Every entrepreneur who has ever raised money has been on the receiving end of lots of wisdom, advice and guidance from their investors. Most of the time this is a great thing. The best entrepreneurs can get funded no problem, so who they choose to work with is at least in part a function of the “value add” those investors bring. That value add is often driven by the investors’ past experience. Hence all the guidance.
But what do you do when an investor starts taking charge?
VCs and angels share a common trait: if you are managing other people’s money (VC) or investing your own then you have likely had some success in your life and some great experiences. As a result, you tend to hold strong opinions. For first time founders, navigating these often conflicting opinions can be challenging.
Accelerators offer acute examples of this. By definition entrepreneurs in accelerators are exposed to many mentors. At Founderfuel, we try and match teams up with mentor groups that have diverse and complementary skill sets. But as you might expect that leads to divergent opinions, or what our founders call “Mentor Whiplash”.
It’s easy to dismiss guidance when it’s coming from mentors. But what if it’s coming from investors? What if the investors are on your board? Easy for me to say on the investor side, but I don’t think you should treat their advice any differently from mentors, advisors or anyone else.
According to Eric Ries, a startup is a “human institution designed to deliver a new product or service under conditions of extreme uncertainty”. By that definition, investors don’t “know” everything. Yes, there is more or less one best way to run your back office. You should have a great metrics package installed and should be data driven. You should hire A players, etc, etc.
But you quickly run into real uncertainty. Your profile of an A player may be different from mine. Your definition of a minimum viable product may also be different. You may want to generate revenue early and not be dependent on more outside capital. I may want you to go big and delay charging your customers longer.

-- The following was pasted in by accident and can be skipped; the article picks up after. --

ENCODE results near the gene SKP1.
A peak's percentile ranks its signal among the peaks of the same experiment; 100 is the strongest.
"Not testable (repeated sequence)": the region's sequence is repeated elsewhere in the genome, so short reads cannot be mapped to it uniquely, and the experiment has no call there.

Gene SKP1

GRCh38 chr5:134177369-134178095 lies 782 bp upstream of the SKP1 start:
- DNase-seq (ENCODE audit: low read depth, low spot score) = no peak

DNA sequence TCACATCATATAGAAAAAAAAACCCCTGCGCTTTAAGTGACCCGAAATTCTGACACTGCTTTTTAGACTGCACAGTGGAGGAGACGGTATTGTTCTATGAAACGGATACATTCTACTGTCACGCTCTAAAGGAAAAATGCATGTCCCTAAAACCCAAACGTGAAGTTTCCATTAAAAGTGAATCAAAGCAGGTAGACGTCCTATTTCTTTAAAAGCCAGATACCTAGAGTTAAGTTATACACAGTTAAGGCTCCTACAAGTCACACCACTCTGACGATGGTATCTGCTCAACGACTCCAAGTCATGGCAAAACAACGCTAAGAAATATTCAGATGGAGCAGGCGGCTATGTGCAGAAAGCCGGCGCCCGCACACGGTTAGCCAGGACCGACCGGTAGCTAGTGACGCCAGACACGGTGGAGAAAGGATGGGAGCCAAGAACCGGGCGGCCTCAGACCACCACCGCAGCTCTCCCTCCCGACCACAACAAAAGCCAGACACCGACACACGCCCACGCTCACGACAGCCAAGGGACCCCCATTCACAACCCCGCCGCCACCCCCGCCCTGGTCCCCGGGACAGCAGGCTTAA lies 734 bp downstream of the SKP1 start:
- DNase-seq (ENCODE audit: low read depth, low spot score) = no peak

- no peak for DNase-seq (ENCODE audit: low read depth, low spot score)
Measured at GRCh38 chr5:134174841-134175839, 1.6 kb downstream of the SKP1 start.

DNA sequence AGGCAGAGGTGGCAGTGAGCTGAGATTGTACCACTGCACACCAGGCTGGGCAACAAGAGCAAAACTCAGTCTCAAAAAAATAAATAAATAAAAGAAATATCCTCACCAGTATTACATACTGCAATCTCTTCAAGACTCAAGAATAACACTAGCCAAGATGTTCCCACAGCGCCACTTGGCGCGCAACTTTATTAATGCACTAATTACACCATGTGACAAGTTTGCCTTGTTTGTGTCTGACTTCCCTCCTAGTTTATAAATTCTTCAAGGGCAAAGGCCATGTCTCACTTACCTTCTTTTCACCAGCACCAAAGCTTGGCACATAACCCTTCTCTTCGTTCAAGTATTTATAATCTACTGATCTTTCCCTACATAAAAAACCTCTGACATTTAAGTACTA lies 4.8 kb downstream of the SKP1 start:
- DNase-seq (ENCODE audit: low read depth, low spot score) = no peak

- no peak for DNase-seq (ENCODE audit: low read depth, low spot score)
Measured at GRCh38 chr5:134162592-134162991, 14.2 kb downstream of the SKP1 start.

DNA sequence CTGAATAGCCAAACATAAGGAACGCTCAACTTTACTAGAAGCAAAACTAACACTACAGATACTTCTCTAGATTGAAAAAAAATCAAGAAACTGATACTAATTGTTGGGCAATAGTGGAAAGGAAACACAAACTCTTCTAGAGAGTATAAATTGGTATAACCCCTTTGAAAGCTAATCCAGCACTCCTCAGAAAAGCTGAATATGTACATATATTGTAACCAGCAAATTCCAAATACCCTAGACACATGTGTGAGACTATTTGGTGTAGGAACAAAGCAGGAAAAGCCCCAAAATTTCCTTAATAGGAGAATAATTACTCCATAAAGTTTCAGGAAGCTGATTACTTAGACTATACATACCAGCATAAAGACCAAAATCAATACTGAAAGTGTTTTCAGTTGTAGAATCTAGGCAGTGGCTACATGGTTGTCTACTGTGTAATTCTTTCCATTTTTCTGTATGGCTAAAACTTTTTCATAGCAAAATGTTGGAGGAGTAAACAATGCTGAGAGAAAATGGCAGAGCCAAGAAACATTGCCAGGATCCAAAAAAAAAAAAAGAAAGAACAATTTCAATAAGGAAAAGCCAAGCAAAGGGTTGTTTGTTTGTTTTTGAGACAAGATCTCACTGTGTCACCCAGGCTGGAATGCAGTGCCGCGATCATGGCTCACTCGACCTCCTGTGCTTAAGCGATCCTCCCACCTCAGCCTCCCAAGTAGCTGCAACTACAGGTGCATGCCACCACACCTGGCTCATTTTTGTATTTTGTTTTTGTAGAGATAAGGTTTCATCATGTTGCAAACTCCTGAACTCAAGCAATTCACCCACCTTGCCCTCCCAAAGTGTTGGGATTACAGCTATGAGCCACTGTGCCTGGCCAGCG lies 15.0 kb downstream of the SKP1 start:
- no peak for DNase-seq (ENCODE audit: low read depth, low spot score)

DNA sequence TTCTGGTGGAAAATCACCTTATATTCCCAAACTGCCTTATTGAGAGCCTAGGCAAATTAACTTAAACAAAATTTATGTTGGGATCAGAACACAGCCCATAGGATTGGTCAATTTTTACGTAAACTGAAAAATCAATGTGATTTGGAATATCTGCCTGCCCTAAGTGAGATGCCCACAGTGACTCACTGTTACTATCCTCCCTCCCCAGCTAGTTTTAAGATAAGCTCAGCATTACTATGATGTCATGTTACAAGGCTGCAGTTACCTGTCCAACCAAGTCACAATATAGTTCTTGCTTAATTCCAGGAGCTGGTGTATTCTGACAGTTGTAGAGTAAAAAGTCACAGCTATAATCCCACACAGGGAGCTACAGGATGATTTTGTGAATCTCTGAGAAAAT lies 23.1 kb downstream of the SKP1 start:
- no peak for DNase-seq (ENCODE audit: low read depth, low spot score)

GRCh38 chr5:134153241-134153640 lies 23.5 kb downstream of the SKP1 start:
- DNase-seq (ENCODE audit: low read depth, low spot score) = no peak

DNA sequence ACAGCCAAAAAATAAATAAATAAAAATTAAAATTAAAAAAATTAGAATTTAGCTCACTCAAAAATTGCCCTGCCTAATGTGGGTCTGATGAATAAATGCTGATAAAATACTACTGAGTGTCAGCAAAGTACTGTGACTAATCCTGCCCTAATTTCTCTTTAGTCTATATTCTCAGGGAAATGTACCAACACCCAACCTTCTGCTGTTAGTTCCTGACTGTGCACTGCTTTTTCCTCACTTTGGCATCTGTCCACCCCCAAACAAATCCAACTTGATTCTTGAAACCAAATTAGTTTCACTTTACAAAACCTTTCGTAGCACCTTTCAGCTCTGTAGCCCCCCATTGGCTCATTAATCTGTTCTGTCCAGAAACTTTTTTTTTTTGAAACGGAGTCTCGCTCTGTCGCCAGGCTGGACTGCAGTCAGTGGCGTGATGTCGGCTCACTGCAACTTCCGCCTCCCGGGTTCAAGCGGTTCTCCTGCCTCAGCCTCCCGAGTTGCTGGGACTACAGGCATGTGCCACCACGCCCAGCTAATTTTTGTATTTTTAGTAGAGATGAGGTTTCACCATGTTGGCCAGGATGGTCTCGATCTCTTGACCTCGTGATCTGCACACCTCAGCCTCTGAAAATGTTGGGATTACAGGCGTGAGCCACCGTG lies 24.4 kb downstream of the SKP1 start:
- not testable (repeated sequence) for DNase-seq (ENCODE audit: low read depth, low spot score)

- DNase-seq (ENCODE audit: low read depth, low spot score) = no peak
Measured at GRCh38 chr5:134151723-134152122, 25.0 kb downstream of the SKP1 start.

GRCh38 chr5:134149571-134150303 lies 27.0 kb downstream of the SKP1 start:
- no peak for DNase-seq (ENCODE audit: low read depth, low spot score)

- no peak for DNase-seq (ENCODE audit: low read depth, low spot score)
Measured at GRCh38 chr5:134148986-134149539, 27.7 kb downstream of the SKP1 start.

There are so many examples where there is no clear right or wrong and only hindsight will tell you which was the right path.
No matter how value add we try to be as investors, we are not there in the trenches day in, day out. We are not talking to your users. We don’t see the support requests. We are not driving your roadmap, etc. You are doing these things. So you are in the best position to make the calls.
Also, investors want to back great founders. One trait of all great founders is that they are decisive. I would argue that one of the key tasks of CEOs is to make decisions – frequently and again in conditions of uncertainty. While it’s cool to get outside input, at the end of the day you have to make the calls. You are in charge. If you do what your investors / board want you to do, then even if it works out you may be perceived as a weak leader and the board may be concerned about your leadership. If you do what they want and it does not work out – it’s your fault. Fun, huh?
So, what’s the solution? Treat all advice as “inputs”. Process them and make your own decisions. You should know what’s best. If you don’t and that is illustrated again and again by your choices then you probably should be replaced or move into a different role. But setting that aside, this is the way to go.
As a final thought, there was a study several years ago (by Harvard I think), looking at the traits of successful founders. It concluded that success was highly correlated with founders that made their own decisions, not “yes” people who did what others told them to do.
I’m not trying to incite anarchy or conflict with your investors. Working through issues and trying to help is the most rewarding aspect of this role for me. I just don’t think investors have all the answers. In a World of uncertainty, its up to you to make the tough calls.